Business Growth Club April Meeting
Our monthly meeting of Norwich and Norfolk business owners met in Poringland on the 10th April, and we were so busy it was standing room only for some! A great range of businesses represented in just about every category, all looking for advice on how to grow and sharing ideas and best practice.
We looked at why run a business and put ourselves through all the ups and downs of business ownership- although we want to make a difference, the primary focus is to make a profit, enabling us to re-invest and grow. Interesting point and may feel like stating the obvious, but so many big businesses miss this very point – a recent Chamber event highlighted just this fact.
We looked at the use of humour in advertising – and the need to be cautious as so easy to get wrong and give a confusing message. We looked an example of just that, and using a full page advert that appeared recently, with the name of the company blanked out – not a single person could identify correctly what the advert was about! Bonkers waste of thousands of pounds.
A local tree surgeon had produced a decent A5 postcard advertising their services, which was cleverly done. However it could be improved quite easily by simply adding some form of social proof – Norfolk Trusted Trader or Trustpilot/Feefo or Google reviews on their website; a declaration as to how many jobs they have done would be impressive too.
Last week it was reported that sales of digital books have declined, print stayed static and yet audio has increased, in particular in the male 25 to 44 age range. A great opportunity to produce podcasts to attract this audience if your target market.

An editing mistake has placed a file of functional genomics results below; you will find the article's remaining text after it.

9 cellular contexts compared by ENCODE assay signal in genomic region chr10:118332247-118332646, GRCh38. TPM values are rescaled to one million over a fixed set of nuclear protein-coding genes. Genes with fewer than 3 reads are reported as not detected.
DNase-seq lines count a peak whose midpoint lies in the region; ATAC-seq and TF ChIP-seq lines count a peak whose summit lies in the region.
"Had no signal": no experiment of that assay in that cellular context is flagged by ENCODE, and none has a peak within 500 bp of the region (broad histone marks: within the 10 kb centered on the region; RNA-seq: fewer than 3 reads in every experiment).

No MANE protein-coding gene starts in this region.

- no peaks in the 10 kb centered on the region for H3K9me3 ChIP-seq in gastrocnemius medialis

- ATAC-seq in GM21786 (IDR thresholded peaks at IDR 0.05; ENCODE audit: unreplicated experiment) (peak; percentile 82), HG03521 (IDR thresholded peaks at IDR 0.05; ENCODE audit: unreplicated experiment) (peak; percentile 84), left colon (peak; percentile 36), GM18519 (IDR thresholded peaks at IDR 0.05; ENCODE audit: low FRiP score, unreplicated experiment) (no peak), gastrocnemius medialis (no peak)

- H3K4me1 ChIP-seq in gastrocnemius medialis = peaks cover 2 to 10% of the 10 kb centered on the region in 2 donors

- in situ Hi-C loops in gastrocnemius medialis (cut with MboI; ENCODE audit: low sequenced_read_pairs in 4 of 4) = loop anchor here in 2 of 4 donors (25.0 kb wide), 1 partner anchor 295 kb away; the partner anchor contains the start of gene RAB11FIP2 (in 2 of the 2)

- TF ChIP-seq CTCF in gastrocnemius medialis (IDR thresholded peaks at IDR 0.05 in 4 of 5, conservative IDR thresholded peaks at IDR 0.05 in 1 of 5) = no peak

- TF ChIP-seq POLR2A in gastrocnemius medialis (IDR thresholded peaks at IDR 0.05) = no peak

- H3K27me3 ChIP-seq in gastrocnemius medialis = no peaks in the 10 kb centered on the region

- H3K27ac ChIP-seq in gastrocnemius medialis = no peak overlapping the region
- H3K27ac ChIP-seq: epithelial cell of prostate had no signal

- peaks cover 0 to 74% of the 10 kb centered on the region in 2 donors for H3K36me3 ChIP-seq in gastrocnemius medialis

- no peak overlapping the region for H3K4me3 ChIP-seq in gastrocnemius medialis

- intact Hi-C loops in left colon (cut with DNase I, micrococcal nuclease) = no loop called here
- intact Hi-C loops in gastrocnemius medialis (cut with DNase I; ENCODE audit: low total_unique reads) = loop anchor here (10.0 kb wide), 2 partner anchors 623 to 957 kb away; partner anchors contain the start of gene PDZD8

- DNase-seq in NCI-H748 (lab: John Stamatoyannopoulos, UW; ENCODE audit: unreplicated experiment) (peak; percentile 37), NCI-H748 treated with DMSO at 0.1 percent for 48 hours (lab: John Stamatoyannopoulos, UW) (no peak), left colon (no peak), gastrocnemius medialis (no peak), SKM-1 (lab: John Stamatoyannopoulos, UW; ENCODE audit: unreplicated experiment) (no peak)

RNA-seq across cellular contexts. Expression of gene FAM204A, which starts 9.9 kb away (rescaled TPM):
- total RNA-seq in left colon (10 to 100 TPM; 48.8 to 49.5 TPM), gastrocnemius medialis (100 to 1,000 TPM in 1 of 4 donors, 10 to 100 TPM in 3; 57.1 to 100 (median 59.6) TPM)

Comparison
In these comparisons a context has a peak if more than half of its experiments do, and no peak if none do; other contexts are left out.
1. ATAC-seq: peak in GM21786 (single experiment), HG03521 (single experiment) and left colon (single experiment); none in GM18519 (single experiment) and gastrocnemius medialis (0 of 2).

The BGC podcasts are well received, and one BGC member used the information to start the process to claim R&D Tax Credits for his firm, successfully receiving £1.5 million! You never know where our information will end up or the impact it will have – tell the world your news is the message.
Social proof is vital and most of us realise this, and some companies are now offering to pay not only for a review but to ask questions on sites such as Amazon – a slippery slope as hardly unbiased and independent, plus questionable legality too. We need to be genuine in our approach here and case studies work well. We discussed how to get people to leave reviews, as only a minority do – Harvard Business Review article explore differently methods, and one of the most successful was simply asking people to leave honest reviews to HELP OTHER PEOPLE decide – a different approach appealing to the social side of people’s nature, which seemed to work. Worth trying.
Two simple mistakes on spreadsheets have caused a public company to collapse earlier this month, wiping out over £500 million – simple mistakes that should have been picked up by any number of people as even a cursory glance would have highlighted the problem. The moral here being never, ever be afraid to ask what seems like a stupid question, if you don’t understand something financial – always ask!
Our main topic this month was a LinkedIn workshop run by the excellent Mark White a professional LinkedIn trainer who can be found here: https://www.linkedin.com/in/thelinkedinprofessional
An outstanding session, which highlighted how much more there is to this platform than most of us realise and what a fabulous resource. I came away with a list of things to do, with complete list of instructions as to how to implement and a sense of real excitement too!
A great meeting and the bar for next month’s meeting, May 15th, has been set very high indeed.